Deploying your site with git deploy

This tutorial will walk you through all the steps to configuring your Elefant-powered website for automated deployments using git-deploy, a git-based deployment tool.

Please note that this tutorial assumes you're on a Unix-based desktop such as Mac OS X or Linux, and that you're deploying to a Unix-based server as well.

1. Setting up SSH keys

On your workstation, enter the following command to generate a public/private key pair.

$ ssh-keygen -t dsa

Note: Leave the passphrase empty if you'd like to deploy without re-entering a passphrase each time.

Now enter the following command to transfer your new public key to the server. You'll need to change the user and server name.

$ scp ~/.ssh/

The final step is to SSH into the server and notify SSH about your new public key. Use the following commands for this:

$ ssh
$ ssh-agent sh -c 'ssh-add < /dev/null && bash'

To test that it worked, exit from the SSH server connection and then SSH into it again. This time, the SSH command should connect you without asking for your password (unless you set a passphrase when you generated your SSH keys).

$ exit
$ ssh

2. Setting up your project folder

Because we're deploying with git, we want to make sure our .git folder is outside of our website document root. So we're going to set up a project structure that looks like this:

    www     <-- website files go here

You can quickly set this up with the following commands:

$ mkdir project_name
$ cd project_name
$ wget
$ tar -zxf elefant-1.1.4-beta.tar.gz
$ rm elefant-1.1.4-beta.tar.gz
$ mv elefant-1.1.4-beta www

Note: The latest download link is always available at

Now we just have to create our initial import of the project into git:

$ git init
$ git add .
$ git commit -m ""Initial import"" .

3. Setting up multiple configurations

Your database connection information will likely be different on your workstation and your live server. Elefant checks for an ELEFANT_ENV environment variable and loads the configuration file specified in it, defaulting to config.php.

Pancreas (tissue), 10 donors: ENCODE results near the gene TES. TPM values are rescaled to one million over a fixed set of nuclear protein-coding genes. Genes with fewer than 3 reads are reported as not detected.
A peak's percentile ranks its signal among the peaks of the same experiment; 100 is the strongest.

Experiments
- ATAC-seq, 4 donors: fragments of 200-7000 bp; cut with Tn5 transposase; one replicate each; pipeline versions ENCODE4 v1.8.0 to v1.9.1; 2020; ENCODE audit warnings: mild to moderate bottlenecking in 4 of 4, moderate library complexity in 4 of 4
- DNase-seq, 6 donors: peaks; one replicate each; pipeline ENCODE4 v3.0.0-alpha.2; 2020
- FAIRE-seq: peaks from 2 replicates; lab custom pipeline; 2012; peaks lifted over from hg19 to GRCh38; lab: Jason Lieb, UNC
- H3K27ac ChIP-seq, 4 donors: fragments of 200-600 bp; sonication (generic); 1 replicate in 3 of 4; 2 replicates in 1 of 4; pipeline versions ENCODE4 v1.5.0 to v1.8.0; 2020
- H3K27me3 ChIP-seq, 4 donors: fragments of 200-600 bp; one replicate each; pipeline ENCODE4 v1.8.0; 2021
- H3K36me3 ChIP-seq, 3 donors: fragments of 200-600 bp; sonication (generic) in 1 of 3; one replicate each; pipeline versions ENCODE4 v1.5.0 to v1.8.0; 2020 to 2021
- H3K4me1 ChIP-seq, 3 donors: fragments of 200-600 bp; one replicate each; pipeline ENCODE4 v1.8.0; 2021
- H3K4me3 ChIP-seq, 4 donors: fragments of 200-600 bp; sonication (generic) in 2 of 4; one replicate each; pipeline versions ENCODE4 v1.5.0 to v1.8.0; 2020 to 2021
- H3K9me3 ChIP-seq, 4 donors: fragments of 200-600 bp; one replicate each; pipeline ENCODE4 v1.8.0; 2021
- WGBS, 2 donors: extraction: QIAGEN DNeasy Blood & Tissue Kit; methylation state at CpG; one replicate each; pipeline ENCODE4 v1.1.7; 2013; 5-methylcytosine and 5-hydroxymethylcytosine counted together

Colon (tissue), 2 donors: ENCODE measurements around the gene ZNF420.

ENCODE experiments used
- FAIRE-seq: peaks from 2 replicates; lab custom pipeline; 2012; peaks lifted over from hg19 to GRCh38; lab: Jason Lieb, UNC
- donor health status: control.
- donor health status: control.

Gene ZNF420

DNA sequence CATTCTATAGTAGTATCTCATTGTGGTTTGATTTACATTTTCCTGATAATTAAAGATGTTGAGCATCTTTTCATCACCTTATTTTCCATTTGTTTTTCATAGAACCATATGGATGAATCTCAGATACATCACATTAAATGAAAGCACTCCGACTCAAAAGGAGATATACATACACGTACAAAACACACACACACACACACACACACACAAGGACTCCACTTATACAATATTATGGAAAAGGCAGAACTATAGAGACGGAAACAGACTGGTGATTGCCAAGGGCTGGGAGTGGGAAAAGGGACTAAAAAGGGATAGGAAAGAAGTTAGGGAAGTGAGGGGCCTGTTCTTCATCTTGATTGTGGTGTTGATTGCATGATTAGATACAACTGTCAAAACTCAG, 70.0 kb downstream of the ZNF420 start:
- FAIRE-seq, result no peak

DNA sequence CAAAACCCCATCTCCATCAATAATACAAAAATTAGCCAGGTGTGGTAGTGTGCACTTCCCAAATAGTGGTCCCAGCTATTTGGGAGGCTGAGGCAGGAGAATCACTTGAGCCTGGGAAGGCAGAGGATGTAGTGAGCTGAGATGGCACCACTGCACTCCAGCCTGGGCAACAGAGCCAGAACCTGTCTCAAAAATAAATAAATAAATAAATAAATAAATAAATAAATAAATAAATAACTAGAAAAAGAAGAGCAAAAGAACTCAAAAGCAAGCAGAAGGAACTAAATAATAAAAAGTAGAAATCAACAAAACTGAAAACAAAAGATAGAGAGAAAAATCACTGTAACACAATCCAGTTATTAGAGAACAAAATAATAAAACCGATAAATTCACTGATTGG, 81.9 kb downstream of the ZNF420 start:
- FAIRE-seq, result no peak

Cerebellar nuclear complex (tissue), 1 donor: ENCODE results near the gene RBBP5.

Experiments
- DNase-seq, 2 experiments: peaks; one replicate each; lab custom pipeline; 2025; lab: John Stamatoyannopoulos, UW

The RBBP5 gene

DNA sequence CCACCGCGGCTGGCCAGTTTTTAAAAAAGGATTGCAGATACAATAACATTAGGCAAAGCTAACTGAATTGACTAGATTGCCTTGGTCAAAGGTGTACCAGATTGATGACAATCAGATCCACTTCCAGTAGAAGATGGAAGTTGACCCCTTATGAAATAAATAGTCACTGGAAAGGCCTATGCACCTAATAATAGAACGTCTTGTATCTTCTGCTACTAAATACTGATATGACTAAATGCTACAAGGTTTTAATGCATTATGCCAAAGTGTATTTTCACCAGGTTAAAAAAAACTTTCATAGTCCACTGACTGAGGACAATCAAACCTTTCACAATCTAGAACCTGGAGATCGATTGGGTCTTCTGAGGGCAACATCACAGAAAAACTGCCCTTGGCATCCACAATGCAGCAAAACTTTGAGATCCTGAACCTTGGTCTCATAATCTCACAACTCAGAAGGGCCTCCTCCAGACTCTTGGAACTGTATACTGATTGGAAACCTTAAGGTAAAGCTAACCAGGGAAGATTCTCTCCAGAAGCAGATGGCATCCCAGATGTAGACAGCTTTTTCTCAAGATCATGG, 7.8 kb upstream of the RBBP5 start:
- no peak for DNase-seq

First, duplicate your www/conf/config.php and name it www/conf/production.php. Now edit www/conf/production.php and enter your live server's database information.

Next, you'll need to edit your live server's Apache configuration and add this line:

SetEnv ELEFANT_ENV production

Restart Apache and Elefant will now load the correct configuration for each machine. You can repeat this for staging and test servers as well to load different configurations like enabling/disabling debugging, etc.

4. Setting up git-deploy

To install git-deploy, enter the following:

$ gem install git-deploy

Note that you'll need gem installed locally, and git and ruby installed both locally and on your live server for this step.

Now we're going to add our live server as a remote git repository that we'll be pushing updates to. I'm calling the server production but you can call it anything you want.

$ git remote add production

The target directory in the above command should correspond to the directory your web server is looking for. For example, if your site is going to be in /home/user/sitename/www then the above path would be /home/user/sitename.

Next, run the setup task to initialize the remote git repository in the target directory that you specified in the above command.

$ git deploy setup -r production

Now we're going to initialize the repository itself which will create default deploy callback scripts in a new deploy directory that we'll add to our project.

$ git deploy init
$ git add deploy
$ git commit -m ""Added git-deploy default scripts"" deploy

And finally, we can now push updates to our live server with a single command:

$ git push production master

Note that you may need to perform additional configuration on the server, such as configuring a virtual host in the web server settings.

Additional Elefant setup tips


As you know, Elefant relies on certain directories being writeable by PHP. The only one you really need on the production server is the cache folder, which is used for caching rendered templates, since you'll be making all of your updates on your development copy and pushing them to the live server.

Note: This does mean certain features of Elefant won't be used on your live server, including the Designer and Files apps. Instead, add your files and design changes to your local copy, commit them with git, and push them to the live site.

Clearing the cache

If you're using the default caching and not Memcache, then it's a good idea to also clear the www/cache folder on new deployments.

A word on the default deploy scripts

git-deploy's default scripts are written for Ruby-based websites, specifically the deploy/before_restart script. Below is an alternate deploy/before_restart that is better suited to an Elefant-powered website. It addresses the clearing of the cache and ensuring the correct permissions as per the two points above.

#!/usr/bin/env ruby
oldrev, newrev = ARGV

def run(cmd)
  exit($?.exitstatus) unless system ""umask 000 && #{cmd}""

run ""git clean -x -f -- www/cache""
run ""chmod -R 777 www/cache""

Note the change to the umask so that the chmod to www/cache will work properly. Even if you just add these lines to your own custom deploy scripts, make sure to change this as well.

Need help?

If you're stuck on a step, head over to the forum for help.

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This documentation was generated by the Elefant Documentation Project. We're always open to new contributions *wink* *wink*